Help Your District Find Money

In late December, the US Department of Education released a very brief Frequently Asked Question (FAQ) sheet to dispel confusion around how American Rescue Plan Act (ARP) dollars should and are being spent.

The new FAQ adds on to guidance released in May and clarifies questions raised in the wake of Secretary Cardona’s December letter that urged school districts to use ARP funds to alleviate the current teacher shortage. That letter suggested that districts consider using ARP funds to hire additional educators and staff, increase educator compensation to persuade teachers to remain in their jobs, build and maintain a cadre of high-quality substitute teachers, support staff well-being, and make investments in the educator pipeline. There was no mention of other uses of ARP funding, including professional development.

The most recent FAQ provides a more fulsome explanation of how school districts can use ARP dollars that is not focused solely on addressing the educator shortage. ED states in the FAQ sheet that ESF’s general purpose is to “prevent, prepare for, and respond to” COVID-19. It also highlights this statement from the original use of funds guidance to emphasize the broad range of services for which school districts can use ARP dollars: “These Federal emergency resources are available for a wide range of activities to address diverse needs arising from or exacerbated by the COVID-19 pandemic, or to emerge stronger post-pandemic, including responding to students’ social, emotional, mental health, and academic needs and continuing to provide educational services as States, LEAs, and schools respond to and recover from the pandemic.”

In the new FAQ document, the Department makes clear that its overriding guidance to school districts is to use these funds to make educational systems better for students, educators, staff, schools, and their communities post-pandemic. In the document, ED encourages SEAs and LEAs to take a holistic approach in their response to COVID-19 so that nothing will impede recovery from the pandemic.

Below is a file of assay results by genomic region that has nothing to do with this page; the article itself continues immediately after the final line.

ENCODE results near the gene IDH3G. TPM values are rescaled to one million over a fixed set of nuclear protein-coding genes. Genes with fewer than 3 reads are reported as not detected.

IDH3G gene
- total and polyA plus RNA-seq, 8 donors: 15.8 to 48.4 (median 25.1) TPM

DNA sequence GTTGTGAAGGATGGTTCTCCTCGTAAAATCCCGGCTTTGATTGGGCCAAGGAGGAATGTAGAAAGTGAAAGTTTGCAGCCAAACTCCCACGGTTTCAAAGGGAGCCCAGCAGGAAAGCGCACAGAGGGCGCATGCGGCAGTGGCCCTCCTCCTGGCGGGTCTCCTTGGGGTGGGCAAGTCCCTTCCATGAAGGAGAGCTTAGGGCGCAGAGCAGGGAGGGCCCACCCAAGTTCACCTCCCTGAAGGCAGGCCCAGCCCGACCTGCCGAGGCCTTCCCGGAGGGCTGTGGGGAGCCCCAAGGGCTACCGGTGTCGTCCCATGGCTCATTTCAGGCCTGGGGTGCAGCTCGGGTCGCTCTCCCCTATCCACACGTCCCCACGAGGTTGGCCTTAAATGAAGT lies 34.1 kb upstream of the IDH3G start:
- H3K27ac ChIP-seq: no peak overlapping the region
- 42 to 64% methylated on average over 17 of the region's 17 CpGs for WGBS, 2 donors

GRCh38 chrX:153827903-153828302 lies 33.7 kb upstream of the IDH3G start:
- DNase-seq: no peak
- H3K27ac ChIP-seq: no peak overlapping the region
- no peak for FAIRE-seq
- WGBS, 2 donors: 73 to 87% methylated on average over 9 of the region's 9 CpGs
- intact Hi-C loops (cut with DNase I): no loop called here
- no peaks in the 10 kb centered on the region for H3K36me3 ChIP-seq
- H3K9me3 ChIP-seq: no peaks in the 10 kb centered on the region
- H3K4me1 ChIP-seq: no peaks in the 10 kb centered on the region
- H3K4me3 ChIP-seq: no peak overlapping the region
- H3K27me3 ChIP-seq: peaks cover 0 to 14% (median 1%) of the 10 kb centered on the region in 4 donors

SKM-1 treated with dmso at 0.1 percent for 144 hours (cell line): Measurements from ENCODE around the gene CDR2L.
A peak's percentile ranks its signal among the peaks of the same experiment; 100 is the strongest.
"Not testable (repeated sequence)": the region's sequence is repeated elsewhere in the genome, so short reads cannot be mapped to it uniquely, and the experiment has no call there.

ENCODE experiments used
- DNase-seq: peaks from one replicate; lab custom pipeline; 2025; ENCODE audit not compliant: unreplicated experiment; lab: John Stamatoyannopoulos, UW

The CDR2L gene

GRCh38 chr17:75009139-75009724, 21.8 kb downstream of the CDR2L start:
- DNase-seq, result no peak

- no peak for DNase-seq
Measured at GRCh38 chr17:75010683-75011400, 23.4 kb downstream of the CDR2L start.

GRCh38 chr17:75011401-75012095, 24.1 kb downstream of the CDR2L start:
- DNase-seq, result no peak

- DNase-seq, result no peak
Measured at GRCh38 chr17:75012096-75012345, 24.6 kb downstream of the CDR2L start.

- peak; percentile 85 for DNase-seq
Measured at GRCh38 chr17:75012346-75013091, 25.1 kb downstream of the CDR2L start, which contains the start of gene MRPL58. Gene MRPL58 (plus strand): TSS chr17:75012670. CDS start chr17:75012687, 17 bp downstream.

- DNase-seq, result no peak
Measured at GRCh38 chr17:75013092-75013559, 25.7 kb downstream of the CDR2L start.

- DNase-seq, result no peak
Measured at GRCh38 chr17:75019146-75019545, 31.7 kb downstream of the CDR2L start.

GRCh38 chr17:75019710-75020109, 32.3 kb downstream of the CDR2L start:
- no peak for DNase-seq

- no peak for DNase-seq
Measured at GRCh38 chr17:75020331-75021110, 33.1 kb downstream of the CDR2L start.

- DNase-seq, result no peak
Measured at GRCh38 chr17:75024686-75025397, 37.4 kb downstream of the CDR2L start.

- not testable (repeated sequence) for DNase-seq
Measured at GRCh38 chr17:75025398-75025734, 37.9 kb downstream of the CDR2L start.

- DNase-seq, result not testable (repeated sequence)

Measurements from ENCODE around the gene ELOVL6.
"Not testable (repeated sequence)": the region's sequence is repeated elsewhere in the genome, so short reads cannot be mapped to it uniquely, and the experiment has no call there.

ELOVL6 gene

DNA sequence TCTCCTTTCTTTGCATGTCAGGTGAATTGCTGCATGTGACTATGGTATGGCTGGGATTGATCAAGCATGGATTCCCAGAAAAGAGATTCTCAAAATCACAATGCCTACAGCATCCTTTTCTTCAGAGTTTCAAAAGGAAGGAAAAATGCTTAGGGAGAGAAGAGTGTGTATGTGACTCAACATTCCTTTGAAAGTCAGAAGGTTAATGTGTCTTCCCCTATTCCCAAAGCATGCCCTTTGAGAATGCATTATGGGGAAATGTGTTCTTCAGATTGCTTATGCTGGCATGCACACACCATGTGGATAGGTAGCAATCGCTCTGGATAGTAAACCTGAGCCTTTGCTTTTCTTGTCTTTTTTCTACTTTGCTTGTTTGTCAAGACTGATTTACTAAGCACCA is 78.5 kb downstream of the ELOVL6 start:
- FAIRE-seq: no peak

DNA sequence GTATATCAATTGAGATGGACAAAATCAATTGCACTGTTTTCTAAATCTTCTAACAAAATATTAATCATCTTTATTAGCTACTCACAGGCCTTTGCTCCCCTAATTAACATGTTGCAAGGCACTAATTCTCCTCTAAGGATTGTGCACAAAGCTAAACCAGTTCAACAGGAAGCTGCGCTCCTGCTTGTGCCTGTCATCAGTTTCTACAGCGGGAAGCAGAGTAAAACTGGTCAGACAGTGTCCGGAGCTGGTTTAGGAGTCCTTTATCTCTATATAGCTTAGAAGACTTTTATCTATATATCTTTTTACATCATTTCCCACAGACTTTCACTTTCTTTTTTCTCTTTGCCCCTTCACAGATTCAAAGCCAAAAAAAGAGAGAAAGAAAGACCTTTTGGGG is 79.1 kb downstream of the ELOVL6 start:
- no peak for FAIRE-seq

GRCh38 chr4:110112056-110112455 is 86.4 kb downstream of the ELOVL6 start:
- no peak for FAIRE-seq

The document also provides the allowable activities for preventing, preparing for, and responding to the pandemic, which include:

  • Addressing social, emotional, mental health, and academic needs through activities such as providing mental health services and supports to students, programs to re-engage students, continuing to address issues of digital equity and access, and implementing rigorous curricula.
  • Ensuring that students have access to teachers and critical staff needed to support their success through hiring more educators and improving compensation to recruit and retain all school staff.
  • Sustaining and expanding existing summer learning and enrichment programming or early childhood education programs.
  • Creating or improving existing data systems and collection to identify and respond in a timely manner to student needs.
  • Supporting the needs of children with disabilities, under the Individuals with Disabilities Education Act (IDEA), such as by eliminating evaluation backlogs and providing support and direct services to these children, including technical assistance, personnel preparation, and professional development.
  • Providing educational and related services to students with disabilities under Section 504 of the Rehabilitation Act of 1973 who are not eligible for services under IDEA.
  • Maintaining healthy facilities, which would include addressing pre-existing or new ventilation, roofing, and plumbing needs, or other needs that may inhibit healthy learning environments during full-time in-person learning.

The full document can be accessed here.